The daily grind of family life and work take precedence over all else. Once in while, I’ll run into a familiar face at the grocery store or Target, and we promise to make plans, but they never seem to materialize. We send texts to check-in. We post comments on Facebook or Instagram. We play phone tag, hoping that the return call happens when we have time to talk and not chase our children around the house.
Like all of our relationships, friendships take work to maintain and require a commitment to make time for each other. A regular date with friends does just that; it demonstrates a commitment to being friends and staying connected with the people that matter most.
In an effort to keep a promise to myself this year to say “yes” more often to fun things that will keep me connected to family, friends, and co-works, and say “no” to commitments that will take me away from them, I’ve begun prioritizing dates with friends.
After I drop off my daughter, Isle, at daycare, I have a 25-minute drive to work, which I would usually use to think about my upcoming work day while singing 80’s tunes from 103.7. My mind is always running, always trying to plan ahead. Lately, though, I’ve made an effort to call a friend during my commute, and now I look forward to my morning phone dates. I can just be myself and relax a little bit before my hectic day begins.
Even if I end up leaving a voicemail for friend to tell them I miss them, it’s worth the call because I want them to know that they matter. (Yes, Sharon, Anne, and Judy, I miss you!) Having the Bluetooth functionality in my Honda CRV has been more useful than I ever thought because it has enabled me to stay connected during a time I would normally not consider free time. While texting or emailing are great when I need a quick response, a telephone call is far superior for conveying thoughts and feelings.
The second kind of date with friends I have committed to doing more regularly are planned outings. This could be anything: breakfast, a run, lunch, or drinks at a bar after work. I’ll be honest. A part of me sometimes does not have the energy or desire to jam pack our family’s week with social activities. At the same time, I love spending time with friends and hopefully my daughter does, too. So, we plan outings. All planned outings go on my husband and my joint calendar, and I cross-check this calendar for planning our weekly meals. Even fun times require coordination after having a baby!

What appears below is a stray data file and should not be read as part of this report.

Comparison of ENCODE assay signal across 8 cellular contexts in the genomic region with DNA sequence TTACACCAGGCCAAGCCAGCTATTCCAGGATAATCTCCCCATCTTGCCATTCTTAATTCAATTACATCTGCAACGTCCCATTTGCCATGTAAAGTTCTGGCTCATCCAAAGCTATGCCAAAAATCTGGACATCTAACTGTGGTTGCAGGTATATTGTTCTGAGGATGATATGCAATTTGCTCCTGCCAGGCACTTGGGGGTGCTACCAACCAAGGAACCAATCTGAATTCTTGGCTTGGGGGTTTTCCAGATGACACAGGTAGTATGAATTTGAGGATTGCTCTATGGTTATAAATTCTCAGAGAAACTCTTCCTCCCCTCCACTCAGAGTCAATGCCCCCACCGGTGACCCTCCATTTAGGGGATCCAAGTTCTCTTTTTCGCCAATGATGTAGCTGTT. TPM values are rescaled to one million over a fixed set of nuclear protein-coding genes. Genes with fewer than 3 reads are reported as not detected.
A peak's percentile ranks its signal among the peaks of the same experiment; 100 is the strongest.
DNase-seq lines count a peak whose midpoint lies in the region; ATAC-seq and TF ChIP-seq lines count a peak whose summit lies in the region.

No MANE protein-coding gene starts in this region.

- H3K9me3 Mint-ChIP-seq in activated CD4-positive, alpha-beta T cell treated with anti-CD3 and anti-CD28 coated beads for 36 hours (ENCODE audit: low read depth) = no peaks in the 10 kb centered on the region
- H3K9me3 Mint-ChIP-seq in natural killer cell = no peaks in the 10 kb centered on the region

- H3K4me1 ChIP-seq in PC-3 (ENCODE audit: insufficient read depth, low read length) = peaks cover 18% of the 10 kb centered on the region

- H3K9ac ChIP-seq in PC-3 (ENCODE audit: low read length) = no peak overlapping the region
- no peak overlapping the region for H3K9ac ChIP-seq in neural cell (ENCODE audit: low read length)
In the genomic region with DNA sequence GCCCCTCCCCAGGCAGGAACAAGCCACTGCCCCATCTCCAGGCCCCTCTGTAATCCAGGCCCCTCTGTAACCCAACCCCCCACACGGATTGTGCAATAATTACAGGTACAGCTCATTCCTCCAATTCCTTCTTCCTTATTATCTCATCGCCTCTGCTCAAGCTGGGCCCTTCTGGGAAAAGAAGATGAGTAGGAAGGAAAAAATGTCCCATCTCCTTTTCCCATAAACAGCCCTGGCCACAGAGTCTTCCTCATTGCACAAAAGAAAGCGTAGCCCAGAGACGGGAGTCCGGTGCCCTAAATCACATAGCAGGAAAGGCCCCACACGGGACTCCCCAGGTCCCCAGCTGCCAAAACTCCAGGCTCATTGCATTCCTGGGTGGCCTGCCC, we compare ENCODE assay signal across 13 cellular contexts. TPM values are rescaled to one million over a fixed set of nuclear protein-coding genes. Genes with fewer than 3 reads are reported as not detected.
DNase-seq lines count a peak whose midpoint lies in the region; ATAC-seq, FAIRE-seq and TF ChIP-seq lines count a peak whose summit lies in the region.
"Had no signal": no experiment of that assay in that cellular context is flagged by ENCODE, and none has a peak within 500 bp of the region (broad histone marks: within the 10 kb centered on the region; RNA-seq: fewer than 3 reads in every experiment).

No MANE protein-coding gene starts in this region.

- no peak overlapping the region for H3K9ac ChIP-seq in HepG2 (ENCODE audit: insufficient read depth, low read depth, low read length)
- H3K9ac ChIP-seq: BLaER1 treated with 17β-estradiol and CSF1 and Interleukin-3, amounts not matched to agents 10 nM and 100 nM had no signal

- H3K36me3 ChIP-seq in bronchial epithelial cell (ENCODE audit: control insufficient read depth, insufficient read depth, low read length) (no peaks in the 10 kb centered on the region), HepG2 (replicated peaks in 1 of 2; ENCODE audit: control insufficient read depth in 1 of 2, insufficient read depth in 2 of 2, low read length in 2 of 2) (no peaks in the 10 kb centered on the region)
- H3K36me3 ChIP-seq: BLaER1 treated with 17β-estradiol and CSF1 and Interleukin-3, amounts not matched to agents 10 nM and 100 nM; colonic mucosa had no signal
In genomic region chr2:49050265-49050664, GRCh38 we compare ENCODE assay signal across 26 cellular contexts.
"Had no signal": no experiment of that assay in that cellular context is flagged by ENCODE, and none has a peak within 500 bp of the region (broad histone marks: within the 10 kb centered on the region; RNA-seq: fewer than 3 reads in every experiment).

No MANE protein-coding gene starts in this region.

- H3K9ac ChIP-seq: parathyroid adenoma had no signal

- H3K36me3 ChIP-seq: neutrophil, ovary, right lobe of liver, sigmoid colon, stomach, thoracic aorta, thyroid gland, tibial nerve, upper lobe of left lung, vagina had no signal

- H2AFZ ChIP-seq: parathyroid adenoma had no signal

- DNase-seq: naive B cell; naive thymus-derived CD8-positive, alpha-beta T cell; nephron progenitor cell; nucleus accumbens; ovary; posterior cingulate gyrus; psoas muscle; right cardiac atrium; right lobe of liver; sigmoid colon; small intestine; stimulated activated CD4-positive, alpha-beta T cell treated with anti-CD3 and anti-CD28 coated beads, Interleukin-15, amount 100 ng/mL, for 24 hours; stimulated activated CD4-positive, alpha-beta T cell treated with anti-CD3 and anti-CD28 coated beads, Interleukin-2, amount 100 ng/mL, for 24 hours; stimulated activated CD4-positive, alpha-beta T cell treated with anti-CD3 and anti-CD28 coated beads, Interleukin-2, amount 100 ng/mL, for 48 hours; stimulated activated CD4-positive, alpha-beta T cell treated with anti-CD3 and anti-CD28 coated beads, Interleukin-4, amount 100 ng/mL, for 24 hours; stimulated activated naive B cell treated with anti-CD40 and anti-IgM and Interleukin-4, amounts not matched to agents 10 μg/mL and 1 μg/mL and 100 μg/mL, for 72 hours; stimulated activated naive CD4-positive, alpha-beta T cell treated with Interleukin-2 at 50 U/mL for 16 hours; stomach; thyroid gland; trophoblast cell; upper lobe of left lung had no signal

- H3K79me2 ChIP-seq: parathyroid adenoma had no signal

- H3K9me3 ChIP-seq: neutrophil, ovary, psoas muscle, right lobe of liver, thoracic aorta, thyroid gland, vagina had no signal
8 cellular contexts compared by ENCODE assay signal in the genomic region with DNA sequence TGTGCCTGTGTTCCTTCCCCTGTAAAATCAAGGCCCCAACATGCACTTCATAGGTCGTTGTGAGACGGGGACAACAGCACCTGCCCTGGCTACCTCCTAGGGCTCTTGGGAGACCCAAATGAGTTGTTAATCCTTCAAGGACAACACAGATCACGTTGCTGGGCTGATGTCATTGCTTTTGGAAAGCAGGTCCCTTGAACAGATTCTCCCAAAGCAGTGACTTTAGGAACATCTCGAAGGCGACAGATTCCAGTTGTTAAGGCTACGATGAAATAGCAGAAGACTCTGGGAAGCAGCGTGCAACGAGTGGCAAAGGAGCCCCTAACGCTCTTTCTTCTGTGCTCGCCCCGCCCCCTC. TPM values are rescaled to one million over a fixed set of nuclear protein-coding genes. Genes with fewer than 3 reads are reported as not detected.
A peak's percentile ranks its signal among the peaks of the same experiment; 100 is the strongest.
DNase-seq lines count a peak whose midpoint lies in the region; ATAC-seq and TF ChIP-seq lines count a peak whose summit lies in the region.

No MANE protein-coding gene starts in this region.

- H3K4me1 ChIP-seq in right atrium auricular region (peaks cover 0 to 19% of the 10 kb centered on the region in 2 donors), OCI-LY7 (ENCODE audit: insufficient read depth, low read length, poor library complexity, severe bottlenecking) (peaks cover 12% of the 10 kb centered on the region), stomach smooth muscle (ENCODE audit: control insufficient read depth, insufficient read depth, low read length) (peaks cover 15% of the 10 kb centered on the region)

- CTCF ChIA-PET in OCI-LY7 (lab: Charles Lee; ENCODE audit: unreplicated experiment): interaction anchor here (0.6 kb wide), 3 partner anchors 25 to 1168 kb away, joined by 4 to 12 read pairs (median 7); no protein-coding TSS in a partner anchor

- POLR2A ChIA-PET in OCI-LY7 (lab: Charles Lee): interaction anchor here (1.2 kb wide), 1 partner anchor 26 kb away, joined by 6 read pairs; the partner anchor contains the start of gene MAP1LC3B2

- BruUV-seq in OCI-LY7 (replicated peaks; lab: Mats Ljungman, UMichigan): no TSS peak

I try to limit planned outings to a few times per week to make sure we get enough downtime. Sure, a ton of work can go into planning an outing with a friend, but it’s worth the effort all the same, particularly with friends who are also parents. For example, a few weeks ago, my husband and I met my cousin and his wife for our annual birthday dinner. This year marked our ninth year celebrating our birthdays together. Rather than do our usual Saturday night out, we took a 4:30 PM dinner reservation on a Sunday at House of Prime Rib, so we could accommodate our daughters’ night-time routines.
It was a far different experience from our pre-kid birthday celebrations when the hardest decision we had was to pick the restaurant, but we relish this time together to chat baseball, work woes, our kids and to just catch up. Next year, for our tenth birthday together, we may even include our girls.
When I became a parent, I started looking at my off time from work differently. Everything revolved around my family, specifically my daughter. I postponed dates with friends because I wasn’t confident that she would be okay without me, or I would opt to bring her with me. Now that Isle is older and has a great routine, I know where I can fit in dates with friends. I know I can leave her with her grandparents or Godparents and feel good that she will have a great time. Afterall, as much as I need time to be with my friends, she needs time to be away from me, too.